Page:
How To Secure APIs and Mashups

With exciting new web techniques like open APIs and mashups comes some inevitable security issues. Luckily, there's usually a solution, though it can require a little more effort from developers.

On the API supplier side of the equation, providers are faced with a host of issues. A recent MIT Technology Review article on Warning Issued on Web Programming Interfaces (featuring ProgrammableWeb) discusses some of these:

Jeremiah Grossman, founder and chief technology officer for WhiteHat Security, says that sites that publish APIs can find it hard to discover security flaws in them. He notes that often it's difficult to tell how a third-party site is using an API, and if that site has been compromised by an attacker.

The story also cites a talk given at this summer's DEFCON hacking conference in Las Vegas that focused on API vulnerabilities including "API redirect loops":


and the impact of "API stacks":

But researchers Nathan Hamiel of Hexagon Security Group and Shawn Moyer of Agura Digital Security say that APIs could also be exploited by hackers. They note that several APIs are often stacked on top of each other. For example, an API might be used by the developers of other websites who, in turn, publish APIs of their own. "There could be security problems at the different layers when this sort of stacking happens," Hamiel says.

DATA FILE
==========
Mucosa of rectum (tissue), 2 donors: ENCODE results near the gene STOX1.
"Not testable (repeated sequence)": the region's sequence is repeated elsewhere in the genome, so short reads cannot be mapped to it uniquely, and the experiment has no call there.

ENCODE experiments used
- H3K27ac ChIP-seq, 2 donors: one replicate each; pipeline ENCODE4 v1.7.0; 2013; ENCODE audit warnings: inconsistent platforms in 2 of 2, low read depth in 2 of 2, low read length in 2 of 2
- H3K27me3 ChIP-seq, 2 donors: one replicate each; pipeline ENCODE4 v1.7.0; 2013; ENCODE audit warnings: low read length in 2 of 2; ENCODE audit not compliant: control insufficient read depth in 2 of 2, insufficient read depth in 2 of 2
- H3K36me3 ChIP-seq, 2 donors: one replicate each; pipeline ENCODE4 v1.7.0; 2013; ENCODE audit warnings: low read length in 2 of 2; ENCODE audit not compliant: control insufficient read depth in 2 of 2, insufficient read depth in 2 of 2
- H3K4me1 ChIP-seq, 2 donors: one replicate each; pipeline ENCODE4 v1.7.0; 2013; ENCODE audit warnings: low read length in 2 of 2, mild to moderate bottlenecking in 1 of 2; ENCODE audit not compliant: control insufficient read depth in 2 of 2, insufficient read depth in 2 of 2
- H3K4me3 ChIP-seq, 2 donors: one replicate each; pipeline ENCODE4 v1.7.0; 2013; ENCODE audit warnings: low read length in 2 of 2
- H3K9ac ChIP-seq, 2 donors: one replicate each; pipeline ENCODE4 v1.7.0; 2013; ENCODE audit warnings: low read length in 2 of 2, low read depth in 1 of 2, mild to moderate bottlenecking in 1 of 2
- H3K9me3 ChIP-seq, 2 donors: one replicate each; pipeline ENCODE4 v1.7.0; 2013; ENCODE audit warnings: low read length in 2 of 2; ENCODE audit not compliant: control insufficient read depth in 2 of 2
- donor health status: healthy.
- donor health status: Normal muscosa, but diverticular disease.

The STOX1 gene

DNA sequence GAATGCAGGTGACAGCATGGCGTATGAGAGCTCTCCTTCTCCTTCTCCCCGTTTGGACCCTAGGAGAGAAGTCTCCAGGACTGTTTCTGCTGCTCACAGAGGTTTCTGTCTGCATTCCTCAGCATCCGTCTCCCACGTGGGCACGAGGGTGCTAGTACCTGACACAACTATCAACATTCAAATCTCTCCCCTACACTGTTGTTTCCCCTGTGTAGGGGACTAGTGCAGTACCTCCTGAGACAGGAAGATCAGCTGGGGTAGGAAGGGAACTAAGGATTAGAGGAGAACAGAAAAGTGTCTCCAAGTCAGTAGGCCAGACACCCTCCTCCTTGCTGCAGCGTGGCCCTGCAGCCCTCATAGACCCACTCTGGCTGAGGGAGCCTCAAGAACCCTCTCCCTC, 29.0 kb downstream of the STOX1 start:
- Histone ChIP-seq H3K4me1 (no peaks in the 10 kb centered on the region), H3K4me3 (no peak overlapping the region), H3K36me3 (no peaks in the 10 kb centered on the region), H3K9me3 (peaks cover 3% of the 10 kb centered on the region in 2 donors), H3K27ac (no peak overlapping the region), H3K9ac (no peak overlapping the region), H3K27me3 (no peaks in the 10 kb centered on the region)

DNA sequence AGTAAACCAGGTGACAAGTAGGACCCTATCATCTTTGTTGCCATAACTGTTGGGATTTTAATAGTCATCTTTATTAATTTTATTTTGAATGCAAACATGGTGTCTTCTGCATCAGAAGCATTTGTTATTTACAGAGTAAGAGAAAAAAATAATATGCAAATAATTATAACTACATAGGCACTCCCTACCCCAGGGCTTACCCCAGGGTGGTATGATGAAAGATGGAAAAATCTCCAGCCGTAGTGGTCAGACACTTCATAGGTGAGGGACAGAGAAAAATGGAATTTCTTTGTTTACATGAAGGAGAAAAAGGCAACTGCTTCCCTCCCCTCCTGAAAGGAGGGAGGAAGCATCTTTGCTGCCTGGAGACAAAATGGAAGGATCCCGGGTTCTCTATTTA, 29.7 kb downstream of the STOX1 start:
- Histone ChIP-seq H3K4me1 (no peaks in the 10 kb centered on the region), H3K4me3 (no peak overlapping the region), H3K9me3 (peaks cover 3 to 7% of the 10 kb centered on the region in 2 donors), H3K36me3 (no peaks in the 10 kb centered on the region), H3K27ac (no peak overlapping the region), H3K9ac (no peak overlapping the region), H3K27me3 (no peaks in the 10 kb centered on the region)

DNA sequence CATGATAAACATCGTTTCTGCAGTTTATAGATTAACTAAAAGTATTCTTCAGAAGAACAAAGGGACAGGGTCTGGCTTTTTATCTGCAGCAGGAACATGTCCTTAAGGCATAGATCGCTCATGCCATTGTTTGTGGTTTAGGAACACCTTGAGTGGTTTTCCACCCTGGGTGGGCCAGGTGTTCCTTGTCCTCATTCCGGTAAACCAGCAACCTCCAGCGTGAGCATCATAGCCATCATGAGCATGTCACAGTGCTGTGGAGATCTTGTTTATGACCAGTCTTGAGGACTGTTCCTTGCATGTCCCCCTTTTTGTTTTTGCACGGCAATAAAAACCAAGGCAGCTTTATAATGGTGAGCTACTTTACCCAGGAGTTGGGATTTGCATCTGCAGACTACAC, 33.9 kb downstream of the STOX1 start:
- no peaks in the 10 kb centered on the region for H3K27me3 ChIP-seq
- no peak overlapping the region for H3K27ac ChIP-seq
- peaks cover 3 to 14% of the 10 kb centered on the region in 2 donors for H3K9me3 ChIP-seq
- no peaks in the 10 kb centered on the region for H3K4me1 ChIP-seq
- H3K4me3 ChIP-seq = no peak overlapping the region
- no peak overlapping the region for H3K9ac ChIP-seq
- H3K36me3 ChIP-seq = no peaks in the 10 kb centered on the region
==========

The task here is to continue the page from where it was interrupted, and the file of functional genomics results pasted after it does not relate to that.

On the mashup developer side, there's this recent article posted on IBM's developerWorks site that covers some common mashup vulnerabilities. Among the techniques addressed are cross-site scripting and JSON data security. The author also provides some solutions or ideas for each vulnerability.

The security issues with mashups are not much different from concerns web developers should already be considering, especially if using JavaScript and AJAX. The complexity added with mashups is that, when the APIs are also JavaScript, there are more holes which can expose an application.

From the IBM piece:

"This model of development leads to security vulnerabilities that can multiply very quickly: With each new artifact or data source added to a mashup, security vulnerabilities increase. Such open Integration makes it essential to ensure that artifacts and data are tested and secured against malicious intrusions."

Even though the vulnerabilities are the same that we've dealt with on ordinary sites, mashups and APIs are using the web in new ways. That leads to new methods of exploitation, in addition to the great new things that are possible. But as with security issues in the past, the desire to use the new features leads to innovative solutions.

Be sure to read the next Security article: Twitter OAuthcalypse Coming Soon